In the Public Eye

jtaylor's picture
Monday, June 23, 2014 - 1:06pm

If you read way too much, like I do, you find both nuggets of wisdom and pure nuttiness in the day’s news. Here are some gleanings from the three daily newspapers I get delivered in print each day, five paid online news subscriptions and free scratchings from the Web.


In the Public Eye

Wednesday, July 11, 2007 - 8:41am

It was just another normal zig-zag day for a man described by Capitol Weekly as "one of the most influential players" in health care policy.


Monday, July 9, 2007 - 12:43pm

I read plenty about health care reform. Occasionally, a phrase will surprise. But outrage has generally worn out its, well, outrageousness. So, when I see sustained bursts of creativity, forays into risk-taking and fist-in-the-face verbal challenges to our high-fructose, low-thinking culture, I stop and re-read -- and now pass along.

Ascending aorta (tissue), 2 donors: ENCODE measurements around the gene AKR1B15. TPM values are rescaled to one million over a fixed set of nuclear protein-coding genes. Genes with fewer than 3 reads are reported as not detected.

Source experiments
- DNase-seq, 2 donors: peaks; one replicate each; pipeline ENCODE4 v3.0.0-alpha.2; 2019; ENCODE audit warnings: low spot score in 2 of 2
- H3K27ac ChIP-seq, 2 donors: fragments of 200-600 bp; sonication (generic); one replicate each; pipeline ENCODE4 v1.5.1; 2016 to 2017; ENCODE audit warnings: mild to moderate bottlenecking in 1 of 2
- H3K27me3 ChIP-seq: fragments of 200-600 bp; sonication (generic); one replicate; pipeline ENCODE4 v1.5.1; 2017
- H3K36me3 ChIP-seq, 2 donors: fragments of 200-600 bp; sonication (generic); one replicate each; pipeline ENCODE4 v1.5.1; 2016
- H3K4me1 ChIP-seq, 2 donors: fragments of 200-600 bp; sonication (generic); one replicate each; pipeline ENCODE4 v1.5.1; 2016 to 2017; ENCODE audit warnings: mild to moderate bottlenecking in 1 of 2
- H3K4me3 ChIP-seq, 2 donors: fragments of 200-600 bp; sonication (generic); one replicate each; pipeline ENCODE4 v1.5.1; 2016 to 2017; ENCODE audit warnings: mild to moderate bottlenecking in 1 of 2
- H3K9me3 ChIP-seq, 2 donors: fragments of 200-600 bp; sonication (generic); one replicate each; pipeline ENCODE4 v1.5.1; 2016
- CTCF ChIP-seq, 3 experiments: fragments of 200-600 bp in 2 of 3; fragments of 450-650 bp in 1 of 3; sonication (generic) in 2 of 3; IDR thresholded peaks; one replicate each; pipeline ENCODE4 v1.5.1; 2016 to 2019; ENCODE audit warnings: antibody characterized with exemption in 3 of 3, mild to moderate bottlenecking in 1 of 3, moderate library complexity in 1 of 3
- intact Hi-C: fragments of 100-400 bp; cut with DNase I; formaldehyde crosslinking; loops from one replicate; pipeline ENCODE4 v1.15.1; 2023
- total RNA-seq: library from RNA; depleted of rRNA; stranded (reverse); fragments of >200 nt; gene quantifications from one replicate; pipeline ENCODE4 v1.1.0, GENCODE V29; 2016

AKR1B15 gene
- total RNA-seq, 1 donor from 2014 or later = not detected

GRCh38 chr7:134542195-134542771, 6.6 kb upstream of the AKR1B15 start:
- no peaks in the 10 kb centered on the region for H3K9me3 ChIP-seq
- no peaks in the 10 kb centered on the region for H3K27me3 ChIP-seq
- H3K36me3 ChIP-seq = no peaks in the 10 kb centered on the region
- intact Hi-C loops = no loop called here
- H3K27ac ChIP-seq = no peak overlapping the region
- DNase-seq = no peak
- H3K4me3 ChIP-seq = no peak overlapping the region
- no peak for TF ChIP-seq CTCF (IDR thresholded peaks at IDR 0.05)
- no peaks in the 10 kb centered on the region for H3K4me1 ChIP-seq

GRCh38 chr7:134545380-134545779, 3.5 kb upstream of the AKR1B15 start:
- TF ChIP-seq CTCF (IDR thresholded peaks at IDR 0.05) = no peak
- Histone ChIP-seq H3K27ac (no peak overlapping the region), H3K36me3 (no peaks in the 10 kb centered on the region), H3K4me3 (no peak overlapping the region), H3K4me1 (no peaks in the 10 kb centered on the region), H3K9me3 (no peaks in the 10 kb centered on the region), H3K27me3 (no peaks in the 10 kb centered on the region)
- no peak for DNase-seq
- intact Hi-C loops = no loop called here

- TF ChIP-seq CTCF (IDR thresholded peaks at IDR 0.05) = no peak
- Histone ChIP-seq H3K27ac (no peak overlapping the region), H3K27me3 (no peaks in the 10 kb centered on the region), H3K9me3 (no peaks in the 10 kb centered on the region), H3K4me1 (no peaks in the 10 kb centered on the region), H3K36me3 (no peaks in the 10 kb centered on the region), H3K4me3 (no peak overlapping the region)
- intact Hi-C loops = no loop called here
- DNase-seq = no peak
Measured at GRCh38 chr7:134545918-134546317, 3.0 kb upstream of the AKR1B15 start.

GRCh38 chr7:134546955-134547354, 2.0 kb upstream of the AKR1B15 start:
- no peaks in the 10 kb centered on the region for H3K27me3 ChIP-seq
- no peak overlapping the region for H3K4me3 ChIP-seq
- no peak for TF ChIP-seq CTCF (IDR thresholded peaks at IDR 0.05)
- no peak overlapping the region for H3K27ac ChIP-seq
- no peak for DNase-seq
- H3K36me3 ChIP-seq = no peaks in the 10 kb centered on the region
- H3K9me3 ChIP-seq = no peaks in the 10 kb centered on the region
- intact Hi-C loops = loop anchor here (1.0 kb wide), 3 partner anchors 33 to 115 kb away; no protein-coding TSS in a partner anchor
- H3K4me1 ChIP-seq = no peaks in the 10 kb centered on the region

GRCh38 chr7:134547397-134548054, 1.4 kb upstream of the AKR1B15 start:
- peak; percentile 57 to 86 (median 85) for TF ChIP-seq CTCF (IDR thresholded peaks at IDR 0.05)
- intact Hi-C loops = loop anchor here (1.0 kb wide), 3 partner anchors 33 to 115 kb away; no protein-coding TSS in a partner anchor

I strongly suggest you visit Dr. Richard L. Reece's blog at www.medinnovationblog.blogspot.com


Friday, July 6, 2007 - 1:23pm

Delay is the American way. At least when it comes to calling your doctor's office for a checkup or because that nagging pain in your gut isn't going away.


The appointment means changing work hours, juggling child care duties, forking over a co-pay, waiting.... waiting... as your blood pressure rises -- which the lady wielding the pressure cuff will remind you after noting how many more pounds you've put on.


Monday, July 2, 2007 - 12:17pm

The line at Starbucks was nearly out the door. Now I sit with coffee gone-cold, seeking to outlast the weather which, at last meteorologic soothsaying, is supposed to furnace to 112 this week.


Time to borrow some wisdom.




Tuesday, June 26, 2007 - 12:15pm

It's the biggest controversy in health care -- in-store medical clinics. Really, it is.


The American Medical Association this week said it intends to ask state and federal agencies to investigate health and liability risks and potential conflicts of interest posed by retail clinics now operating in stores like Wal-Mart, Walgreens, Rite Aid, CVS/Caremark and Target. There's something like 400 such clinics nationwide, but this regulatory uproar may slow expansion.